For a deeper set of phone and voicemail related settings, head over to All Programs, Settings, Applications, and then Phone. You’ll see a screen similar to that in Figure 13-24. From this interface, you can view and often configure a wide range of options.These include:
Phone number: Because your phone number is determined by your wireless carrier, you can’t of course change this yourself. That said, if you are on a GSM-type wireless network such as those used by AT&T, you can implicitly change your phone’s phone number (and other capabilities) by swapping out the SIM (Subscriber Identity Module) card. CDMA-type networks, such as the ones provided by Verizon Wireless, do not use SIM cards and instead program phone information directly into the device.
Voicemail number: This number is configured by your wireless carrier. But you may need to change it at some time, perhaps because you are using a third-party voicemail service such as the one provided by Google Voice. This field can be edited, unlike the phone number field.
Caller ID: Caller ID is a phone service that identifies callers, either with a number, a name, or both. You can use this fi eld to determine how you show up when you call others. The possible choices are to show your caller ID (name and number) to everyone you call (the default), to no one, or to just your contacts. Note that some people block calls that do not provide caller ID information, however. So if you choose No One, you may find that some of your calls do not complete.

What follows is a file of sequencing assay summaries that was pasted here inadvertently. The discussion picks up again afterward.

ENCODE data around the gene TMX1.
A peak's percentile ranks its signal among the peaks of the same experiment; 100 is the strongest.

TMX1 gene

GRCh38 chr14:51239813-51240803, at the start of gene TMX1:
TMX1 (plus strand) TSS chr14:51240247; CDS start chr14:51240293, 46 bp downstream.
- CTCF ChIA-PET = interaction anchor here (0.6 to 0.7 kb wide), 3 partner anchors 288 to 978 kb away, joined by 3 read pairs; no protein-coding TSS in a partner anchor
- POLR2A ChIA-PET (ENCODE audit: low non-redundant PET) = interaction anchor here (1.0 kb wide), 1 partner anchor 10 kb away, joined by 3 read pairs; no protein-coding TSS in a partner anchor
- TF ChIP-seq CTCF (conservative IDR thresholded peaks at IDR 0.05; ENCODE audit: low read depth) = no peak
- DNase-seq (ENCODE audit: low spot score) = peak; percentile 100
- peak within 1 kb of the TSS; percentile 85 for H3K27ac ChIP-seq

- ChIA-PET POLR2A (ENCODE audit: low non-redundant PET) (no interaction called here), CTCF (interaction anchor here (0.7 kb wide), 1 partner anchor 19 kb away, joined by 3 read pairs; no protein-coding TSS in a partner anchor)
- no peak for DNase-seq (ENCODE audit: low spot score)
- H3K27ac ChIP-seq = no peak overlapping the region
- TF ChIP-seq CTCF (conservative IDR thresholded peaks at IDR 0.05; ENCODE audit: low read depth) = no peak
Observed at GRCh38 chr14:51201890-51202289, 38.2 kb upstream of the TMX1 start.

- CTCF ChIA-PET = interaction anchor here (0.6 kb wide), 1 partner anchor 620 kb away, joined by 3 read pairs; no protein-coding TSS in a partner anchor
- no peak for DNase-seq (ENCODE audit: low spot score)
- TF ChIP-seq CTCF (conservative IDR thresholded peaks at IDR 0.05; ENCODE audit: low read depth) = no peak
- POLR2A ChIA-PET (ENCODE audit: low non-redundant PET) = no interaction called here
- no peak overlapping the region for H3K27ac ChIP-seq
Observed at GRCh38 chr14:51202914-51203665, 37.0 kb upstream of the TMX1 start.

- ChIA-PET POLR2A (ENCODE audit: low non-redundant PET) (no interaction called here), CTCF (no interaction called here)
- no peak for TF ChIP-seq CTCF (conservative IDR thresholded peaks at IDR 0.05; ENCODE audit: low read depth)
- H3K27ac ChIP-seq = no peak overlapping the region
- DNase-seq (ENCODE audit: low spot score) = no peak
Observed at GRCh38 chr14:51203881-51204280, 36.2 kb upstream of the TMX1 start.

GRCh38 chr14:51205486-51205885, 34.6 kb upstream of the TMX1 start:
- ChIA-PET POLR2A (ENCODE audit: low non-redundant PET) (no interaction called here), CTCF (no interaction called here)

Call forwarding: This is another phone service that lets you automatically forward all calls to your number to another number of your choice. This option is set to Off by default; if you change it to On, you will be prompted to enter a new phone number. That number can be literally any phone number, valid or not, yours or not.
International assist: This feature, enabled by default, corrects some common dialing mistakes, especially for international calls. For example, if this feature is enabled, you can dial a phone number in the United States without affixing a 1 to the front of the number. And if you’re out of the country, or dialing another country from the United States, this feature will automatically add some dropped country codes and other commonly forgotten numbers. Put simply, there’s no good reason not to leave this on.
SIM security: If you or your wireless carrier has previously configured your phone’s SIM card (available only in GSM devices) with a PIN code for security reasons, you can use this option to unlock the SIM and use it with your phone.Most U.S.-based SIM cards do not utilize this functionality by default. (Note:This option cannot be used to enable PIN-based security on your SIM card.)